With Trump, there are no dog whistles slipped inside a speech otherwise sanitized of offensive language. Channeling the resentments of those that have flocked to his banner, he lays it all out there. The fat cats. The Mexicans. The Muslims. And, of course, the press. As much as establishment Republican candidates like to pal around with the well-heeled elites of the business and financial worlds that fund their campaigns--the haves and the have-mores as George W. once famously described them--it is the downscale white voters, with all their warts and blemishes, that have carried the GOP to victory over the years. This time around, as demographics and diversity are tilting the electoral landscape in the favor of Democrats, those voters loom to be more important to the GOP than ever.

Jeb Bush--like many in the Republican establishment--just can't come to grips with the nature of the Republican primary electorate. He continues to blame the failure of his efforts to run an uplifting, positive campaign on Trump's vulgar message and tactics, but the truth is that appealing to the bigotry and xenophobia of elements of the electorate has long been an essential part of the job. Ronald Reagan told his stories about young bucks and welfare queens to stoke the racial animosities of working class and southern whites and bring them into the Republican fold. Jeb's father ate pork rinds and used the explicitly racial Willie Horton ad when he won the presidency to let those voters know that he was more than just a high brow New England prep school kid, and Jeb's brother understood how to run as a compassionate conservative in the national spotlight while at the same time serving up red meat to the base.

Nor is pandering to racism and bigotry through coded language and images in presidential contests the exclusive domain of Republicans.  Jimmy Carter and Bill Clinton were each southern politicians who understood how to reach out to the same constituencies that have now gravitated to Donald Trump. Jimmy Carter cloak his language supporting segregated neighborhoods under the language of preserving ethnic purity, while Bill Clinton use his Sister Souljah moment to establish his racial bona fides. What has shocked Jeb and others has been how willing Trump has been to eschew innuendo and code words--that have traditionally provided a patina of deniability to otherwise offensive and destructive language--and, at least in the minds of his supporters, call a spade a spade.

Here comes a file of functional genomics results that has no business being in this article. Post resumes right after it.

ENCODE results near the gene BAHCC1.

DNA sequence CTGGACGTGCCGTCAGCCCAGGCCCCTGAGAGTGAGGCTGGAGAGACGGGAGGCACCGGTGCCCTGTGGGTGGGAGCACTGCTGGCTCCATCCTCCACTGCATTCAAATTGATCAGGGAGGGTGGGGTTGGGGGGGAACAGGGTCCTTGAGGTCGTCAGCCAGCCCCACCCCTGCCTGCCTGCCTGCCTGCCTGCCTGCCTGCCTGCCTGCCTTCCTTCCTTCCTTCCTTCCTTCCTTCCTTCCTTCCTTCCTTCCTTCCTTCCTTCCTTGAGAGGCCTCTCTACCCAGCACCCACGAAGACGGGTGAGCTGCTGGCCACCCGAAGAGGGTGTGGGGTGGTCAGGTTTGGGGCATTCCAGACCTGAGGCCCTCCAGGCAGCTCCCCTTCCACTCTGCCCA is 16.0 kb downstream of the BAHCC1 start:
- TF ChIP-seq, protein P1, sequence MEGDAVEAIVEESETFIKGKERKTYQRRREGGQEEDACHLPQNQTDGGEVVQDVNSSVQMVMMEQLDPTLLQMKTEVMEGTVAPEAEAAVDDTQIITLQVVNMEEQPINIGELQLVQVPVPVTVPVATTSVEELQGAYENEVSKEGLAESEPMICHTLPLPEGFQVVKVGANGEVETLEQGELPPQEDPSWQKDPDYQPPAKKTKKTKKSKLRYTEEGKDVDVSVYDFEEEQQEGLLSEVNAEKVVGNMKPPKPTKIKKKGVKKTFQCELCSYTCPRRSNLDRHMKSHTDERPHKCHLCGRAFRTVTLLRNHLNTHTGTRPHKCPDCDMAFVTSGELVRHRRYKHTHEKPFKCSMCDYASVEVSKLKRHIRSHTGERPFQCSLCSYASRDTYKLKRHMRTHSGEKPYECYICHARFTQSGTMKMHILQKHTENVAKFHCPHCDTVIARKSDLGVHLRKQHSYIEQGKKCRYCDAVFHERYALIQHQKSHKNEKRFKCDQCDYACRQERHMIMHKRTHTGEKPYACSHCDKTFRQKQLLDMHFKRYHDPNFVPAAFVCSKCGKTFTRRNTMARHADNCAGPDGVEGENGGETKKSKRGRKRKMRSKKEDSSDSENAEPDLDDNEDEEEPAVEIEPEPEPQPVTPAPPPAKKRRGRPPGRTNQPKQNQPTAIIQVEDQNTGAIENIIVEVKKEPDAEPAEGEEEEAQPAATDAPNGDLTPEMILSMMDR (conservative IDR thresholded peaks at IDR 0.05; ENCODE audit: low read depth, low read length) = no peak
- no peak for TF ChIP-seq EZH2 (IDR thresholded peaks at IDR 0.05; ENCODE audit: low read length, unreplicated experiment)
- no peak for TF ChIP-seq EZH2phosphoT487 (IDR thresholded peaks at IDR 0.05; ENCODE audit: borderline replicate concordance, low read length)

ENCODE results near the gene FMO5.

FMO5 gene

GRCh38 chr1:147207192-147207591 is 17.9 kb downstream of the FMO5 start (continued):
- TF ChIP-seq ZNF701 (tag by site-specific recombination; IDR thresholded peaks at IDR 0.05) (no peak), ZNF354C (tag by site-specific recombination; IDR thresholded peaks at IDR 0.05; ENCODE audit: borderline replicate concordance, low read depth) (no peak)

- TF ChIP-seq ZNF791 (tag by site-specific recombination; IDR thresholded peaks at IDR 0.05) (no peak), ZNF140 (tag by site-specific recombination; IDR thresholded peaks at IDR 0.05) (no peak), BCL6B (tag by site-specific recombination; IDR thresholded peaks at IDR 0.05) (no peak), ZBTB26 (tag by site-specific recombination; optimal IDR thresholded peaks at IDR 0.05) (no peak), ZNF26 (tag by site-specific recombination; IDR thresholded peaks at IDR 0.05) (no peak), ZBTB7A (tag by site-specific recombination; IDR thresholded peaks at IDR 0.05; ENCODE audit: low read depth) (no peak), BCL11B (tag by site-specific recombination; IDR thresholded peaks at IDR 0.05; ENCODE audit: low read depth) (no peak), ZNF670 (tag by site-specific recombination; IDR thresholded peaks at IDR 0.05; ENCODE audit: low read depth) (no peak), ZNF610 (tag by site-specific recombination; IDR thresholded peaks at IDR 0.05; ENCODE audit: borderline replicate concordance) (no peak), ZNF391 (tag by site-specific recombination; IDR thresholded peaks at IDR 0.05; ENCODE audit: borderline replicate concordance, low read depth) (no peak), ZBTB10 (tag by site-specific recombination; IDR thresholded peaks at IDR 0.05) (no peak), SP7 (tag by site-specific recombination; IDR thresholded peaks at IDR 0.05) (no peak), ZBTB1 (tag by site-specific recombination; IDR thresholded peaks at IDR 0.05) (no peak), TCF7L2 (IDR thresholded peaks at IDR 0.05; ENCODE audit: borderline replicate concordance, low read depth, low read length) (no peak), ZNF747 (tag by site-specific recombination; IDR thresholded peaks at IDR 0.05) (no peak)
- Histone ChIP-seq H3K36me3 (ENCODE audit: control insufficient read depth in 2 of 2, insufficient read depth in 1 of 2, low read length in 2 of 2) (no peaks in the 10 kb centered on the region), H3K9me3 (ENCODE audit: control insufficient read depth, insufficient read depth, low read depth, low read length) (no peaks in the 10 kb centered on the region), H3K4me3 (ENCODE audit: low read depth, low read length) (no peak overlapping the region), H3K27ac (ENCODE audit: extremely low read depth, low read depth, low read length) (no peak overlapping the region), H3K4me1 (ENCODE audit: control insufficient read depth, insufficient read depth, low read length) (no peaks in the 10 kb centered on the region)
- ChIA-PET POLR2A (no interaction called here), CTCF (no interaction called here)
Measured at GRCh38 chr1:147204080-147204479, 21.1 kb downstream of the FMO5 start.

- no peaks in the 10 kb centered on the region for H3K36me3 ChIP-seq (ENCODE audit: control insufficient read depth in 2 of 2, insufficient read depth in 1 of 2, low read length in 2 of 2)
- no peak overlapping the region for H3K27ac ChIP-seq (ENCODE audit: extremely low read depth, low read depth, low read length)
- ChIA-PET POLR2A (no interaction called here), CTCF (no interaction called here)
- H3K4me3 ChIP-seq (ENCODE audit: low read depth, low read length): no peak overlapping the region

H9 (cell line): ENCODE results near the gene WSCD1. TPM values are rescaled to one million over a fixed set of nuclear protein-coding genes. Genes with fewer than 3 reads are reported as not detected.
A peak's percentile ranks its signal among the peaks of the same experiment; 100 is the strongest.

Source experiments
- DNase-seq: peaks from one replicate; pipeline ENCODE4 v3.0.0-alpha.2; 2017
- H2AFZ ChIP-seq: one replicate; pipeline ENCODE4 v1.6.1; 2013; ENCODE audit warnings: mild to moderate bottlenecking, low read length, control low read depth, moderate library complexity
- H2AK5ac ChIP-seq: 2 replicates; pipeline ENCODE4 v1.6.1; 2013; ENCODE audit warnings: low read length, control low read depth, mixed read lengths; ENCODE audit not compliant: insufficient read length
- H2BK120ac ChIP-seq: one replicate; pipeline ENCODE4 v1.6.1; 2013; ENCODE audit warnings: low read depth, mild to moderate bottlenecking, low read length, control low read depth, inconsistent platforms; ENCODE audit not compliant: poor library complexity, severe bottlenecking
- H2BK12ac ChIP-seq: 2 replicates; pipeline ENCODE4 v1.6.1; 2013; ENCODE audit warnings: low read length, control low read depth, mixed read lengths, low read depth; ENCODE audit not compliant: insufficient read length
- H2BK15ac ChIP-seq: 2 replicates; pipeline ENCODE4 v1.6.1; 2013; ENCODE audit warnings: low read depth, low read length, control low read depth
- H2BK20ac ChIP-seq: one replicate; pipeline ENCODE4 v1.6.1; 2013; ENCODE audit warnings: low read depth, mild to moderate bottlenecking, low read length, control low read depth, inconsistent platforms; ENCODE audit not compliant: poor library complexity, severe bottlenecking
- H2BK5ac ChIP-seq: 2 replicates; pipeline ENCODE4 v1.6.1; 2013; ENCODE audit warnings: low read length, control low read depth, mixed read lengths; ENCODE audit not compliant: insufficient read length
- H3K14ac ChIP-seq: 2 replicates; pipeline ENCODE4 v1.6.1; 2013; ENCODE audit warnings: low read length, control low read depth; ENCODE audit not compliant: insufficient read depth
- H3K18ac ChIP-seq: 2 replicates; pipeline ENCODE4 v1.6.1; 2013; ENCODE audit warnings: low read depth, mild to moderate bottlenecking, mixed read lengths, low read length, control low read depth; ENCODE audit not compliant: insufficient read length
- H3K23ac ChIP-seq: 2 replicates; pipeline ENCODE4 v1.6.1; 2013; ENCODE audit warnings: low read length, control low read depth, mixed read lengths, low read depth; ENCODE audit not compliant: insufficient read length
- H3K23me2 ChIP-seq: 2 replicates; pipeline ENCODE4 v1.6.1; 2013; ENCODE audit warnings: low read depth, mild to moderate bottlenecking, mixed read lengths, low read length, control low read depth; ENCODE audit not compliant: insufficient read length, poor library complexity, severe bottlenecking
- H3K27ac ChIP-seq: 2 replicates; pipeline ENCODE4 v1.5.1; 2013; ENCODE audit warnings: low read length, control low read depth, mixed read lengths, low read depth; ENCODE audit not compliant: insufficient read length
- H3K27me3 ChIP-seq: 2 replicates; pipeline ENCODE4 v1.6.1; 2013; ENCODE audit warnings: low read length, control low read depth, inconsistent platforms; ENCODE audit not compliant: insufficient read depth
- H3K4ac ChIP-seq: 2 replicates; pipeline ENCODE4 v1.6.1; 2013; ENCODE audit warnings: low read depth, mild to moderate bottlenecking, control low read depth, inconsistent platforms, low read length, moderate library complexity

The problem facing the GOP establishment is worse this time around. The white working class electorate drawn to Trump has finally come to realize that immigration and outsourcing and free trade and globalization are all part of the toxic mix of policies supported by the GOP and its business allies that have decimated their lives, their families and their communities. When Jeb tried early on in the campaign to soften the language of the immigration debate, he demonstrated how far out of touch he was with the base of his party. Indeed, the more outrageous Trump's words have become--and the higher his poll numbers have risen--the more other candidates have begun to mimic rather than push back against his message. Now, with two-thirds of Republicans supporting anti-establishment candidates, GOP leaders may have finally come to realize that Donald Trump is merely the symptom of a deeper problem: a large majority of the those who self-identify as Republicans may no longer believe that the establishment wing of the party shares their goals and values.